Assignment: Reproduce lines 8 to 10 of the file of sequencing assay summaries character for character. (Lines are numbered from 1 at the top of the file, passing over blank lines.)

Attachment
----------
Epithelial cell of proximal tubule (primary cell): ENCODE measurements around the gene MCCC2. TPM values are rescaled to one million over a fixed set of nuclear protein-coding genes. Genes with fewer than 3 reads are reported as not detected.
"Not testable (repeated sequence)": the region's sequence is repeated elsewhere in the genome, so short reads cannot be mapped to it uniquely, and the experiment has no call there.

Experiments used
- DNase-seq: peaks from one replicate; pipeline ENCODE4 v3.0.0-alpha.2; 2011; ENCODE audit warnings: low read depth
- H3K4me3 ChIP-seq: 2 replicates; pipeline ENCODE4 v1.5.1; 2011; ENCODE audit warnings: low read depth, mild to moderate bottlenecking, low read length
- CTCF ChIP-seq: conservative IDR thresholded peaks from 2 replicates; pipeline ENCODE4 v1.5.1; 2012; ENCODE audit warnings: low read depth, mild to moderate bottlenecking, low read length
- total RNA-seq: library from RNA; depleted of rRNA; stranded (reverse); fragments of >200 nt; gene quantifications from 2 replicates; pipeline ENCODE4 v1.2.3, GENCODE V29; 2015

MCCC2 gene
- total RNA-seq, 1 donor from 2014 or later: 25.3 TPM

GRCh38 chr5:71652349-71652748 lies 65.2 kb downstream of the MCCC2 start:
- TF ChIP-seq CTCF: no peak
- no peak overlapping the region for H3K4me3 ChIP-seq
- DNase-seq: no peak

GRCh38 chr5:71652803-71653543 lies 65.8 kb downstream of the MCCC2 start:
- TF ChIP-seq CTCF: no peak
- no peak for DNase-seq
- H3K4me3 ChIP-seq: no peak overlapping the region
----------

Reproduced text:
MCCC2 gene
- total RNA-seq, 1 donor from 2014 or later: 25.3 TPM

GRCh38 chr5:71652349-71652748 lies 65.2 kb downstream of the MCCC2 start: